While consumers are more enthusiastic in 2015 about online shopping and digital interactions with retailers, their behavior still lags behind. According to a new IBM study, consumer expectations are not being met, and retailers will need to close the gap in order to create trust and loyalty.
Looking at 110,000 consumers in 19 countries, 43 percent of respondents said they prefer to shop online, however, only 29 percent actually made their last purchase online. In the categories of youth apparel and home decor, there is a 20-point gap between the percentage of people that say they enjoy shopping online and those that actually made their last purchase online.
Trust among consumers still has some growing to do, as 42 percent said they see the benefit of sharing their location via GPS with retailers, but only 28 percent are willing to do so. And 54 percent of consumers see the benefit of sharing mobile information to get texts from retailers, but only 42 percent would actually share this information.
"With consumers switching seamlessly from online to the store it might appear that retailers have finally struck the right balance, but IBM's study identifies a significant gap between what shoppers want from retailers and what they are getting today," said Sarah Diamond, general manager, IBM Global Business Services. "Retailers may not be doing enough to meet consumer expectations shaped by digital experiences outside of retail—from location-based services to preference-based apps. The good news is that this gap also indicates the potential of growth for retailers who can meet those consumer expectations."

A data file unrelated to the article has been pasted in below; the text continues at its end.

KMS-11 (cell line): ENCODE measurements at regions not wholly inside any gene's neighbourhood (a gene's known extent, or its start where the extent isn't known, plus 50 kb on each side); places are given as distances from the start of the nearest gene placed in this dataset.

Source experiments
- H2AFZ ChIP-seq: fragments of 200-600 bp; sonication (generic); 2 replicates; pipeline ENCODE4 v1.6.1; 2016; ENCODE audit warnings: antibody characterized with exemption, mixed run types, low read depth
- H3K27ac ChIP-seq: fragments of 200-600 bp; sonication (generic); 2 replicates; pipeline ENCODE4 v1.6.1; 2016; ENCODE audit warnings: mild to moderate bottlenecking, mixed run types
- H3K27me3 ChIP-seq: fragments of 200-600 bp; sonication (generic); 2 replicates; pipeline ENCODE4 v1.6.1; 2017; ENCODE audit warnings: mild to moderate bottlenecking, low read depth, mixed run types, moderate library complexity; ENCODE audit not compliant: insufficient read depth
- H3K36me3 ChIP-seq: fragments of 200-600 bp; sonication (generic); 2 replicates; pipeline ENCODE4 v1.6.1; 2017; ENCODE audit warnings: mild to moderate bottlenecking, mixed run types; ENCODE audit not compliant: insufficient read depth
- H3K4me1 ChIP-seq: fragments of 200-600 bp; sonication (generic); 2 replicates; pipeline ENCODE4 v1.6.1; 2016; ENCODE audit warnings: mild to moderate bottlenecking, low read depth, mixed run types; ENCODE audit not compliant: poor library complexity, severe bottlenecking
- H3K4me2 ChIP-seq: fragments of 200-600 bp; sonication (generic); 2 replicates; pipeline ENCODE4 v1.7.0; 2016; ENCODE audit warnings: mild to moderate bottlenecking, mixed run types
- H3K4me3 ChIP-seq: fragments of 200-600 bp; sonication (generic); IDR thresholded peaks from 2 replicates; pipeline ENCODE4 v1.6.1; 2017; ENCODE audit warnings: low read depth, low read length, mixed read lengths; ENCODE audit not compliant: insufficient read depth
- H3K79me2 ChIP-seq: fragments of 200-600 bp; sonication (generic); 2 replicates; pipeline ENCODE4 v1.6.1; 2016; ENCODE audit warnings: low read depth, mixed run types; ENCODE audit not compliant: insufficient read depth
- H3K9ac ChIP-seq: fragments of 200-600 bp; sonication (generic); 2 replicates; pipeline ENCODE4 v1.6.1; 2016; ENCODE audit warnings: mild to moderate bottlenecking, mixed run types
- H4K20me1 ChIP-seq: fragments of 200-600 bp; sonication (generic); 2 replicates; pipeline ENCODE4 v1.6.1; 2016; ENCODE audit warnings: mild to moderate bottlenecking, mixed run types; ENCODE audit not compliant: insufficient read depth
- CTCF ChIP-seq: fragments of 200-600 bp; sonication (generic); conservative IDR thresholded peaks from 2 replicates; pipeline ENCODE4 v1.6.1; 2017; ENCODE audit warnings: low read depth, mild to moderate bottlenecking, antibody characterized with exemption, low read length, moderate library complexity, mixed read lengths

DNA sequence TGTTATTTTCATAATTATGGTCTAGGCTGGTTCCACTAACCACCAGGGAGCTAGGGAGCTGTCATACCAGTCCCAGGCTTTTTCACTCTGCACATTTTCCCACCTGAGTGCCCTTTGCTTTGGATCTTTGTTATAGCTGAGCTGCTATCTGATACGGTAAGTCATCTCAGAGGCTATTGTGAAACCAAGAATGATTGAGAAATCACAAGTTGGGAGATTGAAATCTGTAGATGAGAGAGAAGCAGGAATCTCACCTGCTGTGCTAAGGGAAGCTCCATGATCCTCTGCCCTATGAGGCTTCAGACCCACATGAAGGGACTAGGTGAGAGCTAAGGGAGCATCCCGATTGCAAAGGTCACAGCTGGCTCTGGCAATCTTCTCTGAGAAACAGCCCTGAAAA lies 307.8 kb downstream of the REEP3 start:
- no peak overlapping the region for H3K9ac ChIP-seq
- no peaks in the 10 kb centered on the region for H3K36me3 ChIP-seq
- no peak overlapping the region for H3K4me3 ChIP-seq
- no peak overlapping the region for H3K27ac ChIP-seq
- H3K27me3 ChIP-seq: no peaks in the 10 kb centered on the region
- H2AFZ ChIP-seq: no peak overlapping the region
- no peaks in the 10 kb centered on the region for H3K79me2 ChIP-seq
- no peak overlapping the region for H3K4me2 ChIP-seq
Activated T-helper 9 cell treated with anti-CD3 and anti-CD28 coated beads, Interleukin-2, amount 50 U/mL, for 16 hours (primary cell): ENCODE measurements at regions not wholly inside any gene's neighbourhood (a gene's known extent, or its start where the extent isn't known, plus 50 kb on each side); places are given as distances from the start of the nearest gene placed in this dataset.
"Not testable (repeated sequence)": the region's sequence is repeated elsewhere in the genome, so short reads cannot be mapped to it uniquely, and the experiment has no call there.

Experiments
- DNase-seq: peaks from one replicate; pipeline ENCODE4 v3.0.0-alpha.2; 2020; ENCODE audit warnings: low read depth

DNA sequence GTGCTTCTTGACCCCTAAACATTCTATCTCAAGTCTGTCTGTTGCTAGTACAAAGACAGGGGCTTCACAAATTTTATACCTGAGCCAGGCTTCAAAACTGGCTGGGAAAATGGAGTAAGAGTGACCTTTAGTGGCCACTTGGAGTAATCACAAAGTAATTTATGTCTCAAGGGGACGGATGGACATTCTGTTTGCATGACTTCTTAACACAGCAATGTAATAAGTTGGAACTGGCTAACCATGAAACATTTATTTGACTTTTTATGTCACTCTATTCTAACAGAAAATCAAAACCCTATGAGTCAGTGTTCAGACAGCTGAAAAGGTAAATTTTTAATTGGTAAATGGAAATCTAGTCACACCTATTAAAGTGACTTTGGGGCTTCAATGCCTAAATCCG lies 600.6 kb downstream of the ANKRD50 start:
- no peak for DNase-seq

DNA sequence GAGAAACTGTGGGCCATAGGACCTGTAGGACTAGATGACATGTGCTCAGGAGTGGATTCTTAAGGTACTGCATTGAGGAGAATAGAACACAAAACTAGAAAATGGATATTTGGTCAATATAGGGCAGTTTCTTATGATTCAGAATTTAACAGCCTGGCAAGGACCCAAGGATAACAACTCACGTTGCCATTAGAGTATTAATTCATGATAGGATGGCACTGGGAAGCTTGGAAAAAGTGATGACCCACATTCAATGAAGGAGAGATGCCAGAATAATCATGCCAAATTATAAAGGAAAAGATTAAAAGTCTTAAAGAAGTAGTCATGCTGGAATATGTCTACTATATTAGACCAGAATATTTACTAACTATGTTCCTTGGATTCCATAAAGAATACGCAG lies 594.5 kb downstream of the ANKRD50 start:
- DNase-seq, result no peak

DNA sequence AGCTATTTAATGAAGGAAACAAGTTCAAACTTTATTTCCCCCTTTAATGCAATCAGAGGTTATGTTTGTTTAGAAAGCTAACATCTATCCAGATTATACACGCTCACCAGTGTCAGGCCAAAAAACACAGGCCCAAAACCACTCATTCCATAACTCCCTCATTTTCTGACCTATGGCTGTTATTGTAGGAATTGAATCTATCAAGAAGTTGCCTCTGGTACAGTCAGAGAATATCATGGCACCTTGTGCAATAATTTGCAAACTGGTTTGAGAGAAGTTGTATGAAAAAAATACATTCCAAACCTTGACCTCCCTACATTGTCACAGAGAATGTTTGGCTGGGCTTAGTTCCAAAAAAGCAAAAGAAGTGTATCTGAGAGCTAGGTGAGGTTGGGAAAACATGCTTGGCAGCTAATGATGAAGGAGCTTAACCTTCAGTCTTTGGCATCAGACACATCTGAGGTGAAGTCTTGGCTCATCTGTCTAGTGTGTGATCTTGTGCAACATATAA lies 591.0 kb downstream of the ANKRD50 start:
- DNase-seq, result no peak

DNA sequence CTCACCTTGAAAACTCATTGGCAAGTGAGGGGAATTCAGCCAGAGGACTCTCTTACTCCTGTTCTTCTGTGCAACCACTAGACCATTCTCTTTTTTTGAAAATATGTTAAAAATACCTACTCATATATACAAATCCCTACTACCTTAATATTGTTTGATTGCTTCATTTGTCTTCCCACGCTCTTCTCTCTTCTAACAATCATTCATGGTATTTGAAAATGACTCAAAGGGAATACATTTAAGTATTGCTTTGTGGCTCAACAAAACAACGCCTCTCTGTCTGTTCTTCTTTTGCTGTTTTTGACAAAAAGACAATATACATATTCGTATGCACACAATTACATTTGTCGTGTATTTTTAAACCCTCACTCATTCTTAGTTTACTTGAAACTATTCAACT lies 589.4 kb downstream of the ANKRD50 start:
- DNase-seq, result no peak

What do consumers want? High on the list, 60 percent, is to be able to find out if an item is in a store before going there. And 46 percent said it's important that retail employees use mobile devices to fix an out-of-stock issue, up six points from last year.
Personalized promotions also ranked high, as 48 percent of shoppers value initiating personalized communication with a retailer when they are online. When in-store, 44 percent of shoppers want on-demand communication and 41 percent want store associates to offer promotions based on purchase history.
The disconnect is also apparent in mobile shopping. According to a recent survey by Verifone, shoppers are eager to start using mobile payment platforms, as 84 percent admitted they would use a phone to pay for small and medium purchases. However, many U.S. adults are still unaware of these services or how to use them.
For now, the physical store continues to dominate the omnichannel retail space. "Sixty percent of all consumers want to shop in-store and consumers spend six times as much in-store as they do online," said Bal Dail, chairman of the board and CEO of JDA Software, during a keynote session at NRF's BIG Show.
*This story originally appeared in FierceRetailIT's sister publication, FierceRetail.
-See this IBM press release
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